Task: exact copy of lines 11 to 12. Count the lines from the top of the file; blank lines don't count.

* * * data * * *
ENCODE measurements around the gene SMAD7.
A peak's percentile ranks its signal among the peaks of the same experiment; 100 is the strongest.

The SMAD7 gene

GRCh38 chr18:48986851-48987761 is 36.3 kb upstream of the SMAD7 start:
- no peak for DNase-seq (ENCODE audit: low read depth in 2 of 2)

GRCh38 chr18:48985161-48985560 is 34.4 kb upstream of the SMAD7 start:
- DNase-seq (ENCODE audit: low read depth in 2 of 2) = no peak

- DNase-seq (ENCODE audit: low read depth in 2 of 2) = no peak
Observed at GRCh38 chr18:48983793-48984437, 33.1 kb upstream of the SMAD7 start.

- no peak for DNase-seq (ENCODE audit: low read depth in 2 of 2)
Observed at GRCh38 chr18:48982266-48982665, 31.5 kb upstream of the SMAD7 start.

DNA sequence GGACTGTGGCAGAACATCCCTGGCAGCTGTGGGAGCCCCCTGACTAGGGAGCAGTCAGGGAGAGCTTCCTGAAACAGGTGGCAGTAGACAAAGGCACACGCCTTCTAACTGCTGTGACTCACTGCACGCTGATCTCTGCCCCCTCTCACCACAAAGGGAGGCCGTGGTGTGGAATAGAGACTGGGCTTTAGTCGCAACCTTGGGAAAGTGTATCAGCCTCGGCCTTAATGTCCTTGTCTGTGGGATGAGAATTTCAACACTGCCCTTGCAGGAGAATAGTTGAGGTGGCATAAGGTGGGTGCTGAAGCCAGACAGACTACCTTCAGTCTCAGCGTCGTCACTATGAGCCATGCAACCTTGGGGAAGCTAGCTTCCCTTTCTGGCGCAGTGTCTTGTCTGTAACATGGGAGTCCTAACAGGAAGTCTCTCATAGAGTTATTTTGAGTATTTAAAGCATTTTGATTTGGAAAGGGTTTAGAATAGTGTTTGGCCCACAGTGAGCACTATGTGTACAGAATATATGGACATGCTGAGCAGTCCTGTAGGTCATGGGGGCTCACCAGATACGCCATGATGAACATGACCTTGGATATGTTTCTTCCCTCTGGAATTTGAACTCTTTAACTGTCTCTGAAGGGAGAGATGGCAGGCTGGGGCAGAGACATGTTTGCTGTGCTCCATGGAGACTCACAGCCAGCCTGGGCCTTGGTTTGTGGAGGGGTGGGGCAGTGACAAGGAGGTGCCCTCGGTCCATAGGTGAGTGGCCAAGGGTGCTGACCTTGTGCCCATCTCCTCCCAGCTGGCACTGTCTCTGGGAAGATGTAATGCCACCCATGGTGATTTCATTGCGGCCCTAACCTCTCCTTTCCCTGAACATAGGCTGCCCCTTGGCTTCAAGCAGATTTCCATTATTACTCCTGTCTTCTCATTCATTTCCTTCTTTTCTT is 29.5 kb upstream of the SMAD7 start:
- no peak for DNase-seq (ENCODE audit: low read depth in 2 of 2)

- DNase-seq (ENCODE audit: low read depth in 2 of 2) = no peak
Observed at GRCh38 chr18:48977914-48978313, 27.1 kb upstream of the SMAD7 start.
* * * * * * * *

Observed at GRCh38 chr18:48982266-48982665, 31.5 kb upstream of the SMAD7 start.

DNA sequence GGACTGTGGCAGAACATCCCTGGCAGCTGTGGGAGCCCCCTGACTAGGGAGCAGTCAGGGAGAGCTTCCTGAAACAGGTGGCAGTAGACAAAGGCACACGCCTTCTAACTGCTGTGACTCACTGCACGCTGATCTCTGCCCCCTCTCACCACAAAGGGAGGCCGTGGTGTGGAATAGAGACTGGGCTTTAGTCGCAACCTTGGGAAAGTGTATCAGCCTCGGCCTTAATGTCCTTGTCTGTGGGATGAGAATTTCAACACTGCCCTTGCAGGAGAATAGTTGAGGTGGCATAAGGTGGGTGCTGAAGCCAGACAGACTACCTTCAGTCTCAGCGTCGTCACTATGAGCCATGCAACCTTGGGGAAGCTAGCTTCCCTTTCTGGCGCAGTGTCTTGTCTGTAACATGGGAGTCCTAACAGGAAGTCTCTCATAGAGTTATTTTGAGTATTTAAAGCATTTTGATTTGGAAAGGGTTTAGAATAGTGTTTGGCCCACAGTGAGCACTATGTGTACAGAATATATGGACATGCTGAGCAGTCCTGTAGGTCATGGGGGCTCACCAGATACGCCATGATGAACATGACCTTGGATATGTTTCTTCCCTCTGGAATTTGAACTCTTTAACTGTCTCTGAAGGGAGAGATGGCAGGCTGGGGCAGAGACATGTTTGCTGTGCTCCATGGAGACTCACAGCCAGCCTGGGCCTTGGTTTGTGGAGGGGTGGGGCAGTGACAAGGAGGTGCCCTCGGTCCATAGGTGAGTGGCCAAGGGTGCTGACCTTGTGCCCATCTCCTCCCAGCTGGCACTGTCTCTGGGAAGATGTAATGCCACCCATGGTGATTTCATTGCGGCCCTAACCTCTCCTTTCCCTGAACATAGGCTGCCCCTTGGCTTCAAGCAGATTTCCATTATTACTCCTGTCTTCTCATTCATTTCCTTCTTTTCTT is 29.5 kb upstream of the SMAD7 start: